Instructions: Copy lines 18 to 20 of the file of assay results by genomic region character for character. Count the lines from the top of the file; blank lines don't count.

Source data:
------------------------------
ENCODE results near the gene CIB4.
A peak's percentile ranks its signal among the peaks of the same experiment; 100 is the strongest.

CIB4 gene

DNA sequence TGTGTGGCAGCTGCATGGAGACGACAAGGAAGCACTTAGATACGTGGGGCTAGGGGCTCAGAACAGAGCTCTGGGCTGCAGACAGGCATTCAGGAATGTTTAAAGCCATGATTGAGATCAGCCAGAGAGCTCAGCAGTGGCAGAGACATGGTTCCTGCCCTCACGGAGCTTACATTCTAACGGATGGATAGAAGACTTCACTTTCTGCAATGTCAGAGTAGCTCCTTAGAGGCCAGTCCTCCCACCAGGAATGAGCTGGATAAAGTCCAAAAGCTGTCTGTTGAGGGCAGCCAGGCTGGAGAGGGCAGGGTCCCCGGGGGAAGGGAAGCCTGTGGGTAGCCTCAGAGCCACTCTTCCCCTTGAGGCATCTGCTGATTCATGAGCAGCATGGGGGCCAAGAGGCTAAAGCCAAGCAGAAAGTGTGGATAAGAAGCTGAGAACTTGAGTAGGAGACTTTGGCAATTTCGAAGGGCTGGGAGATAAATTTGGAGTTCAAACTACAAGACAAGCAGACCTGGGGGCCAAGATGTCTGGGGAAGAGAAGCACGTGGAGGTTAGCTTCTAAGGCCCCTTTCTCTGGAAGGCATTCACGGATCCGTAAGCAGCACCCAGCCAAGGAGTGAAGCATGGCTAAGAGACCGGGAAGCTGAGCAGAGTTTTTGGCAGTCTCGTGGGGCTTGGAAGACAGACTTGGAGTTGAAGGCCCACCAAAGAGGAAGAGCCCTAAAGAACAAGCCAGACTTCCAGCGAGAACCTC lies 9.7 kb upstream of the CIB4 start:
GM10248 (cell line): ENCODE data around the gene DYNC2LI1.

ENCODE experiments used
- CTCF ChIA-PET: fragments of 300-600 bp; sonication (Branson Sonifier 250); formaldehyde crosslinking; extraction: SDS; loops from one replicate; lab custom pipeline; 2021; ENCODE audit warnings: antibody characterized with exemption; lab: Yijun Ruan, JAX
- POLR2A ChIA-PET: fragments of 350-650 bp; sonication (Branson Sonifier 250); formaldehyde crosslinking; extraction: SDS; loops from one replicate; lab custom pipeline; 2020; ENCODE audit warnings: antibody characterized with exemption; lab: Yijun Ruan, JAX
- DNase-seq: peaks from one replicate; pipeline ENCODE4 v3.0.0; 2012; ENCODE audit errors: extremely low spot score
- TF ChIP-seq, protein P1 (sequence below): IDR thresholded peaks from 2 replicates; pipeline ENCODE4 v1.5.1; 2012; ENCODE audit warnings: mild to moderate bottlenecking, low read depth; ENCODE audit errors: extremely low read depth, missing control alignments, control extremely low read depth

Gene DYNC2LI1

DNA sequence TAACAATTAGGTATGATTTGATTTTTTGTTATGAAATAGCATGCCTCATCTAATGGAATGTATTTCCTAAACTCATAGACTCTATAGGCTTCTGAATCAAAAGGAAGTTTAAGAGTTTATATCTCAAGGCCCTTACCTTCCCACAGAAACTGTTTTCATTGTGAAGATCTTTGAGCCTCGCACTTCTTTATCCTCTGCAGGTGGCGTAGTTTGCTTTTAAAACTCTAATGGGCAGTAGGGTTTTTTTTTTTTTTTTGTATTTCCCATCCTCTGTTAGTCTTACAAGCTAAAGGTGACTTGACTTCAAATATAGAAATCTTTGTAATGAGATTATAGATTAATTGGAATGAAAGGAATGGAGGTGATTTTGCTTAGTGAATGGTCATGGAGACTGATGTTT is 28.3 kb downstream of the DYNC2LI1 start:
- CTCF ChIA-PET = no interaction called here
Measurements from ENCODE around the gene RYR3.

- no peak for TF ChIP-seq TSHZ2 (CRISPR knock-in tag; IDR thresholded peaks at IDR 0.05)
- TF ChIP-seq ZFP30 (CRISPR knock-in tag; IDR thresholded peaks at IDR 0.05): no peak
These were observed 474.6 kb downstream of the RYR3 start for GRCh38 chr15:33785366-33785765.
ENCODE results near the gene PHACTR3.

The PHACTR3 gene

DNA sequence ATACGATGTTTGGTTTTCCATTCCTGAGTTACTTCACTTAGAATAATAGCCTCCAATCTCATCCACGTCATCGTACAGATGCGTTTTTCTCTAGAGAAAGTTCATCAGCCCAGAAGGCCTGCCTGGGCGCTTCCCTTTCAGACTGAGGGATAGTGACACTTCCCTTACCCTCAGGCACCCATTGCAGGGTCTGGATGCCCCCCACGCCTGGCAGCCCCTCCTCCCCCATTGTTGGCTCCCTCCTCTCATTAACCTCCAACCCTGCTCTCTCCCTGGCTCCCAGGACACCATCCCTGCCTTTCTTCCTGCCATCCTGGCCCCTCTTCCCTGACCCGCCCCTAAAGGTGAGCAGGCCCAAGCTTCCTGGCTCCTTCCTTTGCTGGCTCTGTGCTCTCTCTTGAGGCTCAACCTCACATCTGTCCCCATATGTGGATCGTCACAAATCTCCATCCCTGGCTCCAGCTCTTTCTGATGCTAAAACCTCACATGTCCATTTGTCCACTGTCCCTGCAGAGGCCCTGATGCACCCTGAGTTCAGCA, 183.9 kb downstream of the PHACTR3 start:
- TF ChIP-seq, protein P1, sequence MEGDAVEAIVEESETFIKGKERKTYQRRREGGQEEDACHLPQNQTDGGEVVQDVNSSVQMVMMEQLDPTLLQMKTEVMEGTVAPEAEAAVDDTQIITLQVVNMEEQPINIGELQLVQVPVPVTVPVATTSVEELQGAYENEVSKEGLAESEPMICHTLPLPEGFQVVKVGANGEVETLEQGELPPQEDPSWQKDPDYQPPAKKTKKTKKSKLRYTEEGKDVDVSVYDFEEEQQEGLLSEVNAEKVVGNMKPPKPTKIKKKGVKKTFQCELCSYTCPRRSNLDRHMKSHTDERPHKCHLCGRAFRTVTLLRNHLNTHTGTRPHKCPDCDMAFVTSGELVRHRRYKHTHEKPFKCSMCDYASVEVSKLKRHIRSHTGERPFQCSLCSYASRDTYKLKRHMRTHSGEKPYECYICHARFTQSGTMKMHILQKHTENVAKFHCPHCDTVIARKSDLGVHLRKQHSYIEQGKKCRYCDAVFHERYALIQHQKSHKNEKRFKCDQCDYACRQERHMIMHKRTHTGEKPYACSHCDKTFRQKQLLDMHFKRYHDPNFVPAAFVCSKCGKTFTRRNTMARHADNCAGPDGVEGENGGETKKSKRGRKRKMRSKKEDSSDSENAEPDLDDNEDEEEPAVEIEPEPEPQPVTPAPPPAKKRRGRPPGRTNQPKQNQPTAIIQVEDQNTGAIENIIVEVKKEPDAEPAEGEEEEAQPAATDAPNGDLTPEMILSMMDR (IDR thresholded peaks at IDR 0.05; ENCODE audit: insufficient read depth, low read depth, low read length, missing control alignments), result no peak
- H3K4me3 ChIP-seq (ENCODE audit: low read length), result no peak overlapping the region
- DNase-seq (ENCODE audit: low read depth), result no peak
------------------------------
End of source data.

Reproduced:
ENCODE results near the gene PHACTR3.

The PHACTR3 gene

DNA sequence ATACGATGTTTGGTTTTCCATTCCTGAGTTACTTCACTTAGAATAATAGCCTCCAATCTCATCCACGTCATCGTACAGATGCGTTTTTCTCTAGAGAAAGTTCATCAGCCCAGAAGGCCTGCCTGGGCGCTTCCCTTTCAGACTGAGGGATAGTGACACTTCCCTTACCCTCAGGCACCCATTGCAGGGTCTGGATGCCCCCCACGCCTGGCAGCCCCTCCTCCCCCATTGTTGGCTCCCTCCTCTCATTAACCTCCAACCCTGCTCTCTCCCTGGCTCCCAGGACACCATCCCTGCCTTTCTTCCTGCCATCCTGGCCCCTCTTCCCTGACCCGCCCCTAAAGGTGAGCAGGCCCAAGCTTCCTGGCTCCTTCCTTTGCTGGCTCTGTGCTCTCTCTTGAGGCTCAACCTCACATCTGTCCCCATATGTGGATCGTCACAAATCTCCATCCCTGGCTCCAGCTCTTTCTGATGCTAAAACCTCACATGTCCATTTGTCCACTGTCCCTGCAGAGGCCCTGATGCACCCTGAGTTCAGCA, 183.9 kb downstream of the PHACTR3 start: